Superconductivity in a Grain of Salt

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Science  28 Aug 1998:
Vol. 281, Issue 5381, pp. 1296-1297
DOI: 10.1126/science.281.5381.1296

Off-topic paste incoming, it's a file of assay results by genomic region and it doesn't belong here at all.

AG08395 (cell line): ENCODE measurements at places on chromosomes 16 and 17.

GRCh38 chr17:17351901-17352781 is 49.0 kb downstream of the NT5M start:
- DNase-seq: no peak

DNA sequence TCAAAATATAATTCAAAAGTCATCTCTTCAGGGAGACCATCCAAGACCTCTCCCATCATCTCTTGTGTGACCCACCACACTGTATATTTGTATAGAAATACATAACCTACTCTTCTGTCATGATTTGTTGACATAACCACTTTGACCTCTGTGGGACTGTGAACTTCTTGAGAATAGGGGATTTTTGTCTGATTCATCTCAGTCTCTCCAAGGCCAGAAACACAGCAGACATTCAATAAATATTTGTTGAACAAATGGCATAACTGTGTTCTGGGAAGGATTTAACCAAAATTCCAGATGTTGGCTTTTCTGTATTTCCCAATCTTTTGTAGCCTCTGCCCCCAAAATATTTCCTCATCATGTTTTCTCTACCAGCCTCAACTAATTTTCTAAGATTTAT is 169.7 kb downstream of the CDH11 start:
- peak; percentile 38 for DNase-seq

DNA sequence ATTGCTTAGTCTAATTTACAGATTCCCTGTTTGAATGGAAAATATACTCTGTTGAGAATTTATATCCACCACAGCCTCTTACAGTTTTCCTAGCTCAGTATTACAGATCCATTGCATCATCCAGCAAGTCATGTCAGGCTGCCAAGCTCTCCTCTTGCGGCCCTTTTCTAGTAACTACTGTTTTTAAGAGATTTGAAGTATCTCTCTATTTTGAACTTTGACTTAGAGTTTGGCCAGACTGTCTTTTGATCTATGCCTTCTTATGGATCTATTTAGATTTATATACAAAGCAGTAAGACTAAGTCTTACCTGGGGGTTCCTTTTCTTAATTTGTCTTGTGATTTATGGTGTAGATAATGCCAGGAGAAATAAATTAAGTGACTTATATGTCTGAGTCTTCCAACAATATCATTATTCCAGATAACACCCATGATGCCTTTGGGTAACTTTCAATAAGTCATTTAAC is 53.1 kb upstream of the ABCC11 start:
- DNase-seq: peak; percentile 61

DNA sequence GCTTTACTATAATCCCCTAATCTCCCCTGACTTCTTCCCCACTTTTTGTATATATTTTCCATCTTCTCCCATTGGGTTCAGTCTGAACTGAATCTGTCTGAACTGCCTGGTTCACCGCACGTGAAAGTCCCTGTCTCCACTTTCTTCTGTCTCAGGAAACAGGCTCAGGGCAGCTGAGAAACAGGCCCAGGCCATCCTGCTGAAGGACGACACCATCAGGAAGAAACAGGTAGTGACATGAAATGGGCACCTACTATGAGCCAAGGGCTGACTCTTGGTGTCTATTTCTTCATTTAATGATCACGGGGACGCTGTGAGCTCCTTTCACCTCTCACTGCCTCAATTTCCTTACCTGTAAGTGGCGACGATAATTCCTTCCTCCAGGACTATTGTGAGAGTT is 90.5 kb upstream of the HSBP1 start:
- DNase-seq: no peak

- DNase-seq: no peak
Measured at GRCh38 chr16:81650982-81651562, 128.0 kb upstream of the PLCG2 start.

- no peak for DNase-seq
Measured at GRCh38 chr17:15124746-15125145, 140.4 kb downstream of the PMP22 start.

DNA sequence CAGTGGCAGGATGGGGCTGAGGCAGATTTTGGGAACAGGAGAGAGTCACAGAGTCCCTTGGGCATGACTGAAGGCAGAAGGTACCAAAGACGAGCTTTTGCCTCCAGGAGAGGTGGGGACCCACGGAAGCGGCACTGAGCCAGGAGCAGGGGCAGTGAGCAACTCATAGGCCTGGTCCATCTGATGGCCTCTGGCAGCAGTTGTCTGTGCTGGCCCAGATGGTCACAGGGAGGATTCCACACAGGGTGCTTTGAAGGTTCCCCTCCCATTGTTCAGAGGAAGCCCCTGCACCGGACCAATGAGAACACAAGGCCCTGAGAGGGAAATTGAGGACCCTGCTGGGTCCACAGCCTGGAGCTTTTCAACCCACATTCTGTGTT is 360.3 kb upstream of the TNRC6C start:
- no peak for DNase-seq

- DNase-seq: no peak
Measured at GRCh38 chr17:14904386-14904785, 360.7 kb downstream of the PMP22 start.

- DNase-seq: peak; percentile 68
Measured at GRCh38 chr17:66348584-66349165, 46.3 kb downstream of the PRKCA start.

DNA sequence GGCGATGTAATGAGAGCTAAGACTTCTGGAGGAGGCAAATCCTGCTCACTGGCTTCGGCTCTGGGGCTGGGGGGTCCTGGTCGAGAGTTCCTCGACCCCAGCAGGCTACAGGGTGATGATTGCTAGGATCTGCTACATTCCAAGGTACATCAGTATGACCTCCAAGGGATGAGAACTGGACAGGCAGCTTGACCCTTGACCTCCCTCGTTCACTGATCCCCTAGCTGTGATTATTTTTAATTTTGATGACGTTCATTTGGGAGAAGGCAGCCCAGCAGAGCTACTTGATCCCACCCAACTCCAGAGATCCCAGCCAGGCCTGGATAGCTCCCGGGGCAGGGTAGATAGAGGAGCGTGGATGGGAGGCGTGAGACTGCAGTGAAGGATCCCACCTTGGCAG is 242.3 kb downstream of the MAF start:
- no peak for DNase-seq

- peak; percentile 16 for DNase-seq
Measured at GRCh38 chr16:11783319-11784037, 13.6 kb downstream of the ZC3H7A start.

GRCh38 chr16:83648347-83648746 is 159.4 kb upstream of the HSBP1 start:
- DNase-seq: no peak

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For years, it has been thought that many materials would become metallic, and possibly superconducting, if put under high pressure. Testing that hypothesis has been difficult because of problems in measuring electrical properties of matter under high pressure. In his Perspective, Hemley discusses results reported in the same issue by Eremets et al. in which cesium iodide has been found to be a superconductor at pressures above 200 gigapascals. The measurements have been made possible by an innovative method for wiring samples in pressure cells, and the data raise new questions about the mechanisms of superconductivity in this and related materials.